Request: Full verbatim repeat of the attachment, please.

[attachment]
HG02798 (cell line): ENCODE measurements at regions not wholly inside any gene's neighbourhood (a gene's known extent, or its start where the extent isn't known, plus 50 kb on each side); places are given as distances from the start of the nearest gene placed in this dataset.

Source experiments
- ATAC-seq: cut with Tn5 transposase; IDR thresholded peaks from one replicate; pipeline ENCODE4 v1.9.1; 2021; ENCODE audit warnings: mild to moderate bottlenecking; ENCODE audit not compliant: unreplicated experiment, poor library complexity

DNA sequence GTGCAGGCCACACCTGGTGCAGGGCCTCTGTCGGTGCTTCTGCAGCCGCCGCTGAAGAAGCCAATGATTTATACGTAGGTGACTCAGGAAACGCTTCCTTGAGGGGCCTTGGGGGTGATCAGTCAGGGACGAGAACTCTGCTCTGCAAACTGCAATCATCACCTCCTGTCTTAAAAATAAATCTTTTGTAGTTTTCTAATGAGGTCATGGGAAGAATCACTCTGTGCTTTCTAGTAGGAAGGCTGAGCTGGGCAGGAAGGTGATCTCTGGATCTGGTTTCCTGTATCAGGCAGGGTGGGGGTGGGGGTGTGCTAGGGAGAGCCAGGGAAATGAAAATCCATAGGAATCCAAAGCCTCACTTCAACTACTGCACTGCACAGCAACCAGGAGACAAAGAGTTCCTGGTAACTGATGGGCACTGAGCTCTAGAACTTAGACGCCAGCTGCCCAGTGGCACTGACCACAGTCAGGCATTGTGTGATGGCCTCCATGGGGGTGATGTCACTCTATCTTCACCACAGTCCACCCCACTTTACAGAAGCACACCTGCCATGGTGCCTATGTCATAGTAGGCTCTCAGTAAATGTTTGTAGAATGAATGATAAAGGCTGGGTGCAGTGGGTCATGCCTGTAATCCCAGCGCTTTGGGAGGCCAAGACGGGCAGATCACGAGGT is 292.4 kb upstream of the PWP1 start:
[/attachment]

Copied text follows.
HG02798 (cell line): ENCODE measurements at regions not wholly inside any gene's neighbourhood (a gene's known extent, or its start where the extent isn't known, plus 50 kb on each side); places are given as distances from the start of the nearest gene placed in this dataset.

Source experiments
- ATAC-seq: cut with Tn5 transposase; IDR thresholded peaks from one replicate; pipeline ENCODE4 v1.9.1; 2021; ENCODE audit warnings: mild to moderate bottlenecking; ENCODE audit not compliant: unreplicated experiment, poor library complexity

DNA sequence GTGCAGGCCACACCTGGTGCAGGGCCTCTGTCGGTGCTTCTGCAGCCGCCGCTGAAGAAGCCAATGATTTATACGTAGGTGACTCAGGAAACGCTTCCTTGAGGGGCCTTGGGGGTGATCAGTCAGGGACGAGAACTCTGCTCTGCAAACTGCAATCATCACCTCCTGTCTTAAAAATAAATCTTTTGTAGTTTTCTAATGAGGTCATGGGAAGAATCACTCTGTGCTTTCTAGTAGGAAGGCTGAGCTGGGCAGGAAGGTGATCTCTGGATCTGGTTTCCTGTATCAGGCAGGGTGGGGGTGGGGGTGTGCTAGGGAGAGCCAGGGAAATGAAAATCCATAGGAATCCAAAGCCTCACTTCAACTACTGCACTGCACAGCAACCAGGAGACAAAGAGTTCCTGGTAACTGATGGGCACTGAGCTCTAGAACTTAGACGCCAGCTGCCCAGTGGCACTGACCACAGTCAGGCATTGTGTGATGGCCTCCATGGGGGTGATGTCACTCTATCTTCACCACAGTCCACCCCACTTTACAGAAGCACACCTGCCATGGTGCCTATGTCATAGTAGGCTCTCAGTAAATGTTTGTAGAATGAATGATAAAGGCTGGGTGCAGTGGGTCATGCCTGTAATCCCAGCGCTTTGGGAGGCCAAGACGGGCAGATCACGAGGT is 292.4 kb upstream of the PWP1 start: